Pittsburgh Adds 22 Certified Green Buildings In 2012

Dec 27, 2012

More green buildings, new and rehabilitated, continue to pop up in the Pittsburgh region.  Pittsburgh ranked fourth among 15 benchmark cities by adding 22 Certified Green Buildings this year for a total of 109.

Winter Storm 'Euclid' Continues to Nag Travellers

Dec 27, 2012

Wednesday's snowstorm, named 'Euclid', dumped four and a half inches of snow on Pittsburgh Wednesday, and many modes of transportation are still experiencing the delays associated with the weather.

The Port Authority of Allegheny County says it is experiencing some delays on certain bus routes, although most routes are not affected by the snow. PAT warns bus riders to leave extra time in case their buses are experiencing delays.

A study commissioned by the commonwealth found economic benefits associated with Pennsylvania's 'water trails' -- the 21 rivers outfitted by the state with boat launches, access points, and campgrounds.

The data gathered by ICF International show that just four of those water trails generated roughly $750,000 in local economic activity over three months this summer. From July to September, ICF conducted interviews with water trail visitors at the Schuylkill River; the Susquehanna River's north branch; the Juniata River; and the Three Rivers area in Allegheny County.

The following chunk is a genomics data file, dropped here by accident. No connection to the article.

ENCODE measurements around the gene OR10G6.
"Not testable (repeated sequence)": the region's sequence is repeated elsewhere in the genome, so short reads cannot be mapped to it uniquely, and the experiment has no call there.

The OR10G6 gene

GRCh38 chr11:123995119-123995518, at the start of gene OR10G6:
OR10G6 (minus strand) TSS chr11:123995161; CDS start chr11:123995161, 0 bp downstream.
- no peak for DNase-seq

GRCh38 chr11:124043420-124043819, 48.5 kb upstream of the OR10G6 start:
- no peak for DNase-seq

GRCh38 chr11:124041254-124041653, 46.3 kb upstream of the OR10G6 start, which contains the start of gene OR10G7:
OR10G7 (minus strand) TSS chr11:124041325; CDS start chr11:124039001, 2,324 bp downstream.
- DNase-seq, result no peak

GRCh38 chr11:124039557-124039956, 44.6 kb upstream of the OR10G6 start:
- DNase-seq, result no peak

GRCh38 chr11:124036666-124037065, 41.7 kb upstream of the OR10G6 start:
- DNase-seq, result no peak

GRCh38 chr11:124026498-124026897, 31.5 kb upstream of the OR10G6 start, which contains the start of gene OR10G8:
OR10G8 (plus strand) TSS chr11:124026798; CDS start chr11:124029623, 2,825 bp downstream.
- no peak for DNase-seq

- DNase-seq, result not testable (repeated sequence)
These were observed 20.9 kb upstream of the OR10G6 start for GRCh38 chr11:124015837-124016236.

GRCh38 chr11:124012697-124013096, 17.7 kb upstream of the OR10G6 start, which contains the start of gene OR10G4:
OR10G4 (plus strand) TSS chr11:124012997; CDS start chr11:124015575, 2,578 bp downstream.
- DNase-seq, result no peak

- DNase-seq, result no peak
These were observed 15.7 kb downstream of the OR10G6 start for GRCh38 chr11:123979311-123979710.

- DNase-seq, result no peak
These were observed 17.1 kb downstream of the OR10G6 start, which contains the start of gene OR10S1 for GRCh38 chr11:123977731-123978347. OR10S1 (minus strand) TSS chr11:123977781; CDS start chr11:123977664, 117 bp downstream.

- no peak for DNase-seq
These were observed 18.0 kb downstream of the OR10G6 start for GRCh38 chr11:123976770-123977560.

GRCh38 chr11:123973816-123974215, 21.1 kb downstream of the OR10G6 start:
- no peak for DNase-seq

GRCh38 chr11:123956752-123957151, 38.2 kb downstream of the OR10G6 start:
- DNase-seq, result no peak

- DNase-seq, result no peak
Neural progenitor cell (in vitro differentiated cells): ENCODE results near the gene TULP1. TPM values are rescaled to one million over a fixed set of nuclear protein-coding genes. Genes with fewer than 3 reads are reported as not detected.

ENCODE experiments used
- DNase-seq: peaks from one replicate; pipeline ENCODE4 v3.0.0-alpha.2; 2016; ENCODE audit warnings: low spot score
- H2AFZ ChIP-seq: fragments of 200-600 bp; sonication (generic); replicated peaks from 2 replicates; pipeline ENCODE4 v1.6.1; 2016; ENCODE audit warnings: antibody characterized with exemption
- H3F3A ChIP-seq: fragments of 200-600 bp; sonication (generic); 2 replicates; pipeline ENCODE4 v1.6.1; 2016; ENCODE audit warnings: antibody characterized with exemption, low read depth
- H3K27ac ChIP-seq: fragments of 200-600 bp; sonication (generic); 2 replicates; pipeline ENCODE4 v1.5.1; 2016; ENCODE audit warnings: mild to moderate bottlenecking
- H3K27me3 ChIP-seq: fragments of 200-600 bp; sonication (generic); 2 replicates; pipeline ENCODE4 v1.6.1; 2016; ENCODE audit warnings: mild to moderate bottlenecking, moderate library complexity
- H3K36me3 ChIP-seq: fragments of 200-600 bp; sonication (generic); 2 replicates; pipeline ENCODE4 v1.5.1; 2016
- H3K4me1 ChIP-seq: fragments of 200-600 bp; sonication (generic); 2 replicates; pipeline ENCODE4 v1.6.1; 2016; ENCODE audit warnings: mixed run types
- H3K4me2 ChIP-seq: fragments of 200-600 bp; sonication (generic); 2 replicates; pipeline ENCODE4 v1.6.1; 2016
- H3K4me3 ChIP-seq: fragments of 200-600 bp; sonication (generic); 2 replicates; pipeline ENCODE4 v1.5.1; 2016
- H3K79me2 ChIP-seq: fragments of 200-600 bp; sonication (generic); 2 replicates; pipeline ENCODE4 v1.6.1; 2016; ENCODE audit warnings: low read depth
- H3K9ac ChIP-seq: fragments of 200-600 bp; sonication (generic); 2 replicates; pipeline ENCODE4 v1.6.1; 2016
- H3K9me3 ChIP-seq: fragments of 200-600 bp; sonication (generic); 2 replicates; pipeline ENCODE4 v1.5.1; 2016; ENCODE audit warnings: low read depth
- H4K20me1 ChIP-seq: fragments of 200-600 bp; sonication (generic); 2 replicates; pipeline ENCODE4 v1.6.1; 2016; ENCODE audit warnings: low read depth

Count Some Birds

Dec 25, 2012

Whether an expert or a beginner, the Pennsylvania Game Commission is asking for your help.

Game Commission officials are asking wildlife enthusiasts to join tens of thousands of volunteers throughout the United States in the Audubon Society’s 113th annual Christmas Bird Count.

Local counts will occur on one day between December 14 and January 5. Volunteers can pick the most convenient circle or participate in more than one count.  Each circle focuses on one specific geographical area.

Voting For PA River Of The Year Has Begun

Dec 25, 2012

Six waterways across the state, including two in the Pittsburgh region, have been nominated for the 2013 Pennsylvania River of the Year.

The public is invited again to vote online for one of the nominated rivers: Kiskiminetas and Monongahela Rivers in the southwest; Juniata River and Swatara Creek in south central Pennsylvania; Lackawanna River in the northeast; and Schuylkill River in the southeast.

Southwestern PA Coal Waste Dump to Close

Dec 17, 2012